Not only is it morally wrong to leave the scene of an accident, it’s also illegal under Colorado law. Unfortunately, hit and run accidents are still prevalent in Colorado, and many of the drivers who flee the scene after causing an accident have what they consider good reasons for doing so: they are unlicensed, uninsured, impaired, or have an outstanding arrest warrant against them.
But that doesn’t help you when you’re left without compensation to pay for your damages. If you’re the victim of a hit and run accident, here are some suggestions:
- Observe where the other driver goes, but don’t try to follow him. Leaving the scene to chase the other driver may be dangerous for you as well as other motorists, since you may be injured and your car damaged. Instead, stay at the scene to talk to the police. You can help them determine what happened and give them any information you may have about the responsible party.
- Take note of the other vehicle. Try to memorize the license plate number, model, make, and color of the vehicle, as well as any damage it sustained and the general direction it went after the collision. Also write down the location, the time of the accident, and as much as you can remember about the sequence of events.
- Call the police and file a police report. If you act quickly, the at-fault party may not have a chance to get too far away and the police may be able to locate them within a short time.
- Get medical attention. Even if you don’t think you’re injured, you should still see a doctor so that any potential injuries you may have suffered can be assessed. This is particularly important if the collision was forceful enough to cause the airbags to deploy or for you to sustain whiplash.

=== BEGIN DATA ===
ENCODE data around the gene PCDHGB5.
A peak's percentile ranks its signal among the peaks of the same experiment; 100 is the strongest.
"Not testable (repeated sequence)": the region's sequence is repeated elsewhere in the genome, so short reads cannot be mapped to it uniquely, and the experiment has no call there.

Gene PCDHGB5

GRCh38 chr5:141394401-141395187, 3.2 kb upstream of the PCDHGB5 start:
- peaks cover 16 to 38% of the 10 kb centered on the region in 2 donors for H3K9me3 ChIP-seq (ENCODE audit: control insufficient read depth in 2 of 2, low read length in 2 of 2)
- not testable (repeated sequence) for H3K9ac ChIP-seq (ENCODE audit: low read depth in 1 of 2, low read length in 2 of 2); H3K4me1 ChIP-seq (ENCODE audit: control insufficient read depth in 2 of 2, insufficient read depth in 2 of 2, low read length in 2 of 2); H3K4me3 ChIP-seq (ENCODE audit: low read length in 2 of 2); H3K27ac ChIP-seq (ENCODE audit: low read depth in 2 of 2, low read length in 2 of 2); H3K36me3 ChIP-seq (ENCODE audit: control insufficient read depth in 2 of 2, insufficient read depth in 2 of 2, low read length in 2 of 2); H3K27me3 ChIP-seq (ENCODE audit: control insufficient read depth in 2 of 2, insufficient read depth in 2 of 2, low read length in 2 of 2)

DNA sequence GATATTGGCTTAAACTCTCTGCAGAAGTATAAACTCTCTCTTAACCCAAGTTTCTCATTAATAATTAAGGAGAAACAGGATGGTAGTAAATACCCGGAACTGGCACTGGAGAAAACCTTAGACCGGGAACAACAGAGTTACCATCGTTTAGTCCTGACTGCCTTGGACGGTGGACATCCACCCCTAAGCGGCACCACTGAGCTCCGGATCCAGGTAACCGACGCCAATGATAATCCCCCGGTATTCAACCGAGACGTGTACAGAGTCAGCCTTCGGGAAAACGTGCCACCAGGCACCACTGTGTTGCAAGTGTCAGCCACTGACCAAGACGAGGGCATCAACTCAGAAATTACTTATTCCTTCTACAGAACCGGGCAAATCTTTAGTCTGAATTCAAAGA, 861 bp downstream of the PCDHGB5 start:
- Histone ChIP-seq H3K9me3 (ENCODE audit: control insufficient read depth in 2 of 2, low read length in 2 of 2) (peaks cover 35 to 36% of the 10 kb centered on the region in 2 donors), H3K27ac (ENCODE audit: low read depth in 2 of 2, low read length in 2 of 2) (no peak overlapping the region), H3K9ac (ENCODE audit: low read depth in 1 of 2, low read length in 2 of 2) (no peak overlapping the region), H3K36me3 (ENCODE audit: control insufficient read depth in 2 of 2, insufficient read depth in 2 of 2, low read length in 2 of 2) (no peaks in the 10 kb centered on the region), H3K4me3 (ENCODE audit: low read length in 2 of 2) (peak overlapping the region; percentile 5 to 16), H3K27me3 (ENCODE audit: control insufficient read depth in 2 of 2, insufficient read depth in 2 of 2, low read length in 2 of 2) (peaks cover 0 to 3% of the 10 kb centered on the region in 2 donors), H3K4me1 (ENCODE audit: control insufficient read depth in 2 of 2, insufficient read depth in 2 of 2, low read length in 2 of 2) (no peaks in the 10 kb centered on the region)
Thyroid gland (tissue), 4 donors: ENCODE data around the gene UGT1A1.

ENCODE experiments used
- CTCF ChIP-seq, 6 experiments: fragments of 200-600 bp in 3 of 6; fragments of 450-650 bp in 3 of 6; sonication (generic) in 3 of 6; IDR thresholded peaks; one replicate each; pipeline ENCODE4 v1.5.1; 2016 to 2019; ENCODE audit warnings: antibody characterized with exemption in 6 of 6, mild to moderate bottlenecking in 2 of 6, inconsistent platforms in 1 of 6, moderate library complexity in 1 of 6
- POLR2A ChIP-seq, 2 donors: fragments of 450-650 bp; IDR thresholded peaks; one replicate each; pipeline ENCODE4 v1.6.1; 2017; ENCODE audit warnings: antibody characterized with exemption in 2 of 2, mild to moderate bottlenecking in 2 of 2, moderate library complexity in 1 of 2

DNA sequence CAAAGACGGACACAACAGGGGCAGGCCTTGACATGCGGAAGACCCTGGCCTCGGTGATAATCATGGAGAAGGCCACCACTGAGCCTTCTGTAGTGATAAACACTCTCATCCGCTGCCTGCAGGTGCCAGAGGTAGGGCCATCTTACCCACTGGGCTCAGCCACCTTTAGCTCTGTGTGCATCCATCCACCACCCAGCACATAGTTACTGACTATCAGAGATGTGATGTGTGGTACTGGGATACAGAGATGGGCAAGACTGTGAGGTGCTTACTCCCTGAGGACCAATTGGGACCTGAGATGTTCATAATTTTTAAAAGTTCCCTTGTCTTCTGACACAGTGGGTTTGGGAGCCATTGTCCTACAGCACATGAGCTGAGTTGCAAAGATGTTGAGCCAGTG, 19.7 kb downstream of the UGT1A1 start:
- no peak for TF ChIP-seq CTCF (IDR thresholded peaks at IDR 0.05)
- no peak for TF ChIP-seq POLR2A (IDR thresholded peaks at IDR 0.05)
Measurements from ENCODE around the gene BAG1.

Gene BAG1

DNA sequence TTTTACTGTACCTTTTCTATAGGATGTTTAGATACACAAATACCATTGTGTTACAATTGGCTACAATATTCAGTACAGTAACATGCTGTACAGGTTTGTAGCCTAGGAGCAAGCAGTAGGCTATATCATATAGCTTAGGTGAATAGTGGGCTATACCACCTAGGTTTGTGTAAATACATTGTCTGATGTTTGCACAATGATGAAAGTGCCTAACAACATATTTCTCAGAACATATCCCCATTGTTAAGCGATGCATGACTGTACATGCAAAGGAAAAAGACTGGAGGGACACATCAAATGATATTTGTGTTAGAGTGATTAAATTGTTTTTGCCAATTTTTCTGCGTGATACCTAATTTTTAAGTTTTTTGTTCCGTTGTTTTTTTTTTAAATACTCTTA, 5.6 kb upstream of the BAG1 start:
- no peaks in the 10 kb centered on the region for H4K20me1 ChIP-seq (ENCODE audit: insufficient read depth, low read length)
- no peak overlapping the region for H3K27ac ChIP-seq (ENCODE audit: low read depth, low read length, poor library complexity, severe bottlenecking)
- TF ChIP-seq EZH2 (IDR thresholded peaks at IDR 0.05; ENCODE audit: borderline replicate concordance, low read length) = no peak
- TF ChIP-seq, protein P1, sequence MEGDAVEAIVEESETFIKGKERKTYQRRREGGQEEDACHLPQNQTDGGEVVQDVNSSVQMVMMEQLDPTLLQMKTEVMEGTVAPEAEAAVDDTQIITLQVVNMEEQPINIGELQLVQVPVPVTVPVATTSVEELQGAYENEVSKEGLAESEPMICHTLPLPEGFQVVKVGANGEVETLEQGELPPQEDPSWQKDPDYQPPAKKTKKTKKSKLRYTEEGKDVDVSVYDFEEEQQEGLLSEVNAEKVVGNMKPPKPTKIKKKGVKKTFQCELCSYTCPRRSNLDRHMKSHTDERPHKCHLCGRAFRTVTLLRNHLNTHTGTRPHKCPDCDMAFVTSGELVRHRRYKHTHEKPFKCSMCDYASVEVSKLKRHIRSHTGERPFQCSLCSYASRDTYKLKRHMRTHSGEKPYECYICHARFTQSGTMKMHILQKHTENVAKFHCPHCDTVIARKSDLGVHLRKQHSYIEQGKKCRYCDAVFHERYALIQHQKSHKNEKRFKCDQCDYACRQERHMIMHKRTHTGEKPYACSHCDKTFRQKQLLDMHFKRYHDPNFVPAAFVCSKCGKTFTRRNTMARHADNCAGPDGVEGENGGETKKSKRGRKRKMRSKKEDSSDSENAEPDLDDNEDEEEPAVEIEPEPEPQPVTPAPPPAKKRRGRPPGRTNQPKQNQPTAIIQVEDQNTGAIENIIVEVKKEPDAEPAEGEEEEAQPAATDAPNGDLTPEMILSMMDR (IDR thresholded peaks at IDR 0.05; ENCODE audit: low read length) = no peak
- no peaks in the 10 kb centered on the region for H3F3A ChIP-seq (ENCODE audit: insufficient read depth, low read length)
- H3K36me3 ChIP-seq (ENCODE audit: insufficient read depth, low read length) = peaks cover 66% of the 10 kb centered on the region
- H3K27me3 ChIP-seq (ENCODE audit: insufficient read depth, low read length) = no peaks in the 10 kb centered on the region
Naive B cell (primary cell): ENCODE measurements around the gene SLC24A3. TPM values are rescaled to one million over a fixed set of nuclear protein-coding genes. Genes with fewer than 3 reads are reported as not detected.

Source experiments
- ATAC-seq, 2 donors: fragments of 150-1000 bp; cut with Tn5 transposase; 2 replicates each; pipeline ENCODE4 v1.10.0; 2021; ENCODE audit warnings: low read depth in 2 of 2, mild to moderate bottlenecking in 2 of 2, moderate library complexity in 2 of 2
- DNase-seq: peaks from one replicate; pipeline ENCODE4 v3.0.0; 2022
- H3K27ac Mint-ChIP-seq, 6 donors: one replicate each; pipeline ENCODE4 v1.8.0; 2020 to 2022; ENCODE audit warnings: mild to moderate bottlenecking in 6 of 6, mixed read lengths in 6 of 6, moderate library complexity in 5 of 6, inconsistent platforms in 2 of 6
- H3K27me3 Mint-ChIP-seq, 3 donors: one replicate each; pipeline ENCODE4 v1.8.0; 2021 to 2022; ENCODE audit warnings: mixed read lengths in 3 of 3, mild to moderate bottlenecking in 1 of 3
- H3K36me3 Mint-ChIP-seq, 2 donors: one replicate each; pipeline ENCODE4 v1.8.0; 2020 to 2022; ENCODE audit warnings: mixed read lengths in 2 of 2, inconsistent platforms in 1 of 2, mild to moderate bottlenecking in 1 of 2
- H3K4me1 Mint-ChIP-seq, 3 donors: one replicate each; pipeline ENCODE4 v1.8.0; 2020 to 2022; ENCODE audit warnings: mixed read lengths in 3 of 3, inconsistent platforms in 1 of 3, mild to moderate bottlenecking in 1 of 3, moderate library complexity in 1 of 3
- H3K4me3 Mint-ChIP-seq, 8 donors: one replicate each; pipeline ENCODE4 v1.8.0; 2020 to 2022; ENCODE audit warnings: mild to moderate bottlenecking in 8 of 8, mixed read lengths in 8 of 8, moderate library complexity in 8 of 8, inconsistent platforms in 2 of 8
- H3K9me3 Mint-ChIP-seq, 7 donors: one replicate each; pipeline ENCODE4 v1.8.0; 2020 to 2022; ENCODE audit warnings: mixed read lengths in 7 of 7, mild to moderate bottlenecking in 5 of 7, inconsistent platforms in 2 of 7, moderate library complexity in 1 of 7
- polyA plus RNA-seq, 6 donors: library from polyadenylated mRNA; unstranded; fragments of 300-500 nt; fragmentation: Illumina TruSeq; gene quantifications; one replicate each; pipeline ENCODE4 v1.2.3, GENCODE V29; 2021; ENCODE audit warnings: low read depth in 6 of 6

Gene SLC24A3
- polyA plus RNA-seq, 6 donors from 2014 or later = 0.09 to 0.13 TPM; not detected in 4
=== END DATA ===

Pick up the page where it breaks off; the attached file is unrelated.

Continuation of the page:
- Contact your insurer. A hit and run accident is often treated like an uninsured motorist claim, so if you purchased this type of coverage, you need to make your insurance provider aware of the incident. In Colorado, although insurers are required to offer uninsured and underinsured motorist coverage, motorists have the option to waive the coverage (in writing), so if you declined to purchase uninsured coverage, you’ll likely have to pay the damages out of your own pocket.
- If you weren’t there when the accident occurred, but when you returned to your car you noticed a dent that wasn’t there before, record the basic information — date, time, place, and damage, and contact the police. That’s all you can do, unless someone else witnessed the accident.
Hit and run claims are often tricky and complex, so if you don’t think your insurer is treating you fairly, consider retaining a personal injury lawyer to help ensure that you are properly compensated for your injuries.
Image by Michael Sandoval